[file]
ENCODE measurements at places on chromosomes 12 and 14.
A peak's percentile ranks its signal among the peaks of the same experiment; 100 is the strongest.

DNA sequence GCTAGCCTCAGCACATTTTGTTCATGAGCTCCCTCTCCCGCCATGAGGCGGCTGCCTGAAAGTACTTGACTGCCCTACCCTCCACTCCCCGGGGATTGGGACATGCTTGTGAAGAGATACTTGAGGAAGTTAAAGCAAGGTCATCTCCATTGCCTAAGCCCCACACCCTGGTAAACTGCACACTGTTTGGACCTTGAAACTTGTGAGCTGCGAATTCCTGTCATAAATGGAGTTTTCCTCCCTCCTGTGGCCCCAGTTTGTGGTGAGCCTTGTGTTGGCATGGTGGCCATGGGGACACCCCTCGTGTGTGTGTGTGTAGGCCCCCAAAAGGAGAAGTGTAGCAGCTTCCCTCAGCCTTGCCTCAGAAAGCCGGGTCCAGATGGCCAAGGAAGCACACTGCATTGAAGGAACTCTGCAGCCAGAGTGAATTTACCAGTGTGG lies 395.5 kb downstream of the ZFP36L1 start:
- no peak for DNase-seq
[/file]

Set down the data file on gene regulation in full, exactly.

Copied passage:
ENCODE measurements at places on chromosomes 12 and 14.
A peak's percentile ranks its signal among the peaks of the same experiment; 100 is the strongest.

DNA sequence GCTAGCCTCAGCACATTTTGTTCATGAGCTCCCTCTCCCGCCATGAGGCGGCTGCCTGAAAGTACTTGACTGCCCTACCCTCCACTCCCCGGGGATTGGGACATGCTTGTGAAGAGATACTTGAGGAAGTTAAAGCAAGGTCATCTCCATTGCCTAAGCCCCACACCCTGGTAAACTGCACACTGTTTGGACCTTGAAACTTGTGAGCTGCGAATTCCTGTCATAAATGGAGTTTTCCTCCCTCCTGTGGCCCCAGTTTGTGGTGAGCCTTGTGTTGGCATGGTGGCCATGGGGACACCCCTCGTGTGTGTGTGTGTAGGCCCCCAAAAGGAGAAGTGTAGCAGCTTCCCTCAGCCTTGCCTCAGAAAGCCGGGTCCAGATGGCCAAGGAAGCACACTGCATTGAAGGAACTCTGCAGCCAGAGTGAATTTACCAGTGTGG lies 395.5 kb downstream of the ZFP36L1 start:
- no peak for DNase-seq